Arjunolic acid from Terminalia Arjuna herb
February 1 2017

Arjunolic acid is a naturally occurring chiral triterpenoid saponin and has potential use as an antioxidant, anti-fungal, anti-bacterial, anticholinesterase, antitumor, and for asthma. The scientific basis behind its therapeutic application as a cardioprotective agent in traditional medicine is justified by its ability to prevent myocardial necrosis and apoptosis, platelet aggregation, coagulation and lowering of blood pressure, heart rate, as well as cholesterol levels. Its antioxidant property coupled with metal chelating property (by its two hydroxyl groups) protects different organs from metal and drug-induced organ damage. Arjunolic acid also plays a beneficial role in the pathogenesis of diabetes and its associated complications.

Review
Biochimie. 2013. Arjunolic acid: a new multifunctional therapeutic promise of alternative medicine. The multifunctional therapeutic application of arjunolic acid has already been documented by its various biological functions including antioxidant, anti-fungal, anti-bacterial, anticholinesterase, antitumor, antiasthmatic, wound healing and insect growth inhibitor activities. The scientific basis behind its therapeutic application as a cardioprotective agent in traditional medicine is justified by its ability to prevent myocardial necrosis and apoptosis, platelet aggregation, coagulation and lowering of blood pressure, heart rate, as well as cholesterol levels. Its antioxidant property coupled with metal chelating property (by its two hydroxyl groups) protects different organs from metal and drug-induced organ pathophysiology. Arjunolic acid also plays a beneficial role in the pathogenesis of diabetes and its associated complications. The mechanism of cytoprotection of arjunolic acid, at least in part, results from the detoxification of reactive oxygen species (ROS) produced in the respective pathophysiology. In addition to its other biological functions, it also possesses vibrant insecticidal properties and it has the potential to be used as a structural molecular framework for the design of molecular receptors in the general area of supramolecular chemistry and nanochemistry. Esters of arjunolic acid function as organogelators which has wide application in designing thermochromic switches and sensor devices. Arjunolic acid derived crown ether is an attractive candidate for the design of molecular receptors, biomimetics and supramolecular systems capable of performing some biological functions.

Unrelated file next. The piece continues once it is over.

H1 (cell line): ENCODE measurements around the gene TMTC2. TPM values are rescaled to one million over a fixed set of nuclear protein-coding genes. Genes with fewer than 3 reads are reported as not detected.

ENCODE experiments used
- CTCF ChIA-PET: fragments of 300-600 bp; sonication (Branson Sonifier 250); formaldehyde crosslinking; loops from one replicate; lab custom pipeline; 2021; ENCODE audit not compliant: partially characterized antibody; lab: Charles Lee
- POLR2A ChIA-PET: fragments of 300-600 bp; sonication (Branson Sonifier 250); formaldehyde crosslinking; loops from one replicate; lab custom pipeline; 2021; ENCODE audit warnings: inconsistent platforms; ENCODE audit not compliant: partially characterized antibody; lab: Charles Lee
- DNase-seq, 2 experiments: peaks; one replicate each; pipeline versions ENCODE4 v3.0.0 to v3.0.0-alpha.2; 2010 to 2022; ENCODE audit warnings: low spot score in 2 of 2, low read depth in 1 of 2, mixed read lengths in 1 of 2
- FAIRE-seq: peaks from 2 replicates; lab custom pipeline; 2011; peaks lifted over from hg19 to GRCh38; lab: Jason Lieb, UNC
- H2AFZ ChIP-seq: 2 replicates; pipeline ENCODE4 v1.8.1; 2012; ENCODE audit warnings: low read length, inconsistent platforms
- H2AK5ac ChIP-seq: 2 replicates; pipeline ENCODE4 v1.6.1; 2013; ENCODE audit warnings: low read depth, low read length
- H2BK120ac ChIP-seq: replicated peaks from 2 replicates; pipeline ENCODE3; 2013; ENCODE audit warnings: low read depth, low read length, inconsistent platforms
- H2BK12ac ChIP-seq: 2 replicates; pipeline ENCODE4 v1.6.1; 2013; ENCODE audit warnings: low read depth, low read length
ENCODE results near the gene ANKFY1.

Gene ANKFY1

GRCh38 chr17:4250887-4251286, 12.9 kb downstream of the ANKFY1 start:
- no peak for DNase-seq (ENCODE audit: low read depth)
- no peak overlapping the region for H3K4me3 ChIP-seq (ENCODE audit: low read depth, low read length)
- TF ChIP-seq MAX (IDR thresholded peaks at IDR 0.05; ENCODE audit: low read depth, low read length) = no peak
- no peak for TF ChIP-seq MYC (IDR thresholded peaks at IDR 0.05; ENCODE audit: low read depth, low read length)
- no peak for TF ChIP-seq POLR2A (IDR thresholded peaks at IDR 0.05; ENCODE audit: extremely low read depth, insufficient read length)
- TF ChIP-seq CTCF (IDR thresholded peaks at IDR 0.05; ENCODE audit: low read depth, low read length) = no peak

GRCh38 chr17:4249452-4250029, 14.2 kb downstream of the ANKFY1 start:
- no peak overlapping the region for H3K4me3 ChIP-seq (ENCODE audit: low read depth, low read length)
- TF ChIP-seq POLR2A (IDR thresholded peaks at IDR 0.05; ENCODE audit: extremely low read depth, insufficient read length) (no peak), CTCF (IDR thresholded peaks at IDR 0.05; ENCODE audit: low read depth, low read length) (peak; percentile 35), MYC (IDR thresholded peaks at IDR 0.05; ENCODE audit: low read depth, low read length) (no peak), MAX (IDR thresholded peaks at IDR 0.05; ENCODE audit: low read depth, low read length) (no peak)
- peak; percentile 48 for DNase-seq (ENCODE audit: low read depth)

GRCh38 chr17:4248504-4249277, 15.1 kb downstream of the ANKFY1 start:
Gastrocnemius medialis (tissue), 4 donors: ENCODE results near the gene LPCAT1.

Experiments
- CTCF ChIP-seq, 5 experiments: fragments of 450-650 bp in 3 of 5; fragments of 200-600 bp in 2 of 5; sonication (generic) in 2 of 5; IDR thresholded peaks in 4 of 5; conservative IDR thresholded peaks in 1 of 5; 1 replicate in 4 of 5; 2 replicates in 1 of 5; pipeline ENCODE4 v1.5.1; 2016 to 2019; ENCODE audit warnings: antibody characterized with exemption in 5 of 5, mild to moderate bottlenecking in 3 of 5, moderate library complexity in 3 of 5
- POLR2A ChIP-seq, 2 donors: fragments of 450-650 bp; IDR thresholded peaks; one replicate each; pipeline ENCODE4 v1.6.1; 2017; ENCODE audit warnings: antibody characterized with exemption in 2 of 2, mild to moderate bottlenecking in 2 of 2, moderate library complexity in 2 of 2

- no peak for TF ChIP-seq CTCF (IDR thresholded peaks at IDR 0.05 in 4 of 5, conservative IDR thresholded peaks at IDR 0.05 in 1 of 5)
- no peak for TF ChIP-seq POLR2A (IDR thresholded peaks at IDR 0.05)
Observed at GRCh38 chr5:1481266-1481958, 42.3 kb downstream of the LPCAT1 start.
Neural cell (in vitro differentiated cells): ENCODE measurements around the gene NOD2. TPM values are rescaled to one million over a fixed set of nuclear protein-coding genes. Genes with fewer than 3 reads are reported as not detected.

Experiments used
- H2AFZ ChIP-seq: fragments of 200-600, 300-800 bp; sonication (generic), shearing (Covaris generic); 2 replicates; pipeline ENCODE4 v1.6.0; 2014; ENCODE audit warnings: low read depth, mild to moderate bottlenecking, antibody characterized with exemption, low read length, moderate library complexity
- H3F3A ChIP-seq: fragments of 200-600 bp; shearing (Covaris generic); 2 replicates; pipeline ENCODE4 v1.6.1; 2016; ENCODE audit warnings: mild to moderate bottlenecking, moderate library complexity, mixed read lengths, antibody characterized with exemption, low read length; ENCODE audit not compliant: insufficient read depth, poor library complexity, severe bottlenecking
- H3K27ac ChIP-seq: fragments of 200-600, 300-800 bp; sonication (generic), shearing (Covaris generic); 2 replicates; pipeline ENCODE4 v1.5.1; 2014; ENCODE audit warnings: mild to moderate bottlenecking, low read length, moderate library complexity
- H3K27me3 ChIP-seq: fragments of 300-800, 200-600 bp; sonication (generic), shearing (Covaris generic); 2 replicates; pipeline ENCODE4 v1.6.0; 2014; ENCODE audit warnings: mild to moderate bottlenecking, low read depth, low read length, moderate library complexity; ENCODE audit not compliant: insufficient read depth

Blood sugar, diabetes
Streptozotocin induced activation of oxidative stress responsive splenic cell signaling pathways: Protective role of arjunolic acid.
Toxicol Appl Pharmacol. 2010. Manna P, Ghosh J, Das J. Division of Molecular Medicine, Bose Institute, CIT Scheme VIIM, Calcutta, West Bengal, India.
Present study investigates the beneficial role of arjunolic acid against the alteration in the cytokine levels and simultaneous activation of oxidative stress responsive signaling pathways in spleen under hyperglycemic condition. Diabetes was induced by injection of streptozotocin (STZ). Histological examination revealed that diabetic induction depleted the white pulp scoring which is in agreement with the reduced immunological response. Treatment with arjunolic acid prevented the hyperglycemia and its associated pathogenesis in spleen tissue. Results suggest that arjunolic acid might act as an anti-diabetic and immunomodulatory agent against hyperglycemia.

Self-Assembly of Esters of Arjunolic Acid into Fibrous Networks and the Properties of their Organogels (dagger).
Langmuir. 2009. Bag BG, Dinda SK. Department of Chemistry and Chemical Technology, Vidyasagar University, Midnapore, WB, India.
Nine esters of a naturally occurring triterpenoid, arjunolic acid, with alkyl chains have been synthesized, and their self-assembly has been studied in organic liquids. All of the esters examined were found to be excellent gelators. No birefringence was detected in optical micrographs of the transparent toluene gels with 5% ethyl arjunolate or 5% p-nitrobenzyl arjunolate as the gelator, but a spherulitic-type pattern was seen for a gel of p-nitrobenzyl arjunolate in chloroform/cyclohexane. Electron microscope images revealed self-assembled fibrillar network (SAFIN) structures with right-handed helical ribbons in some gels.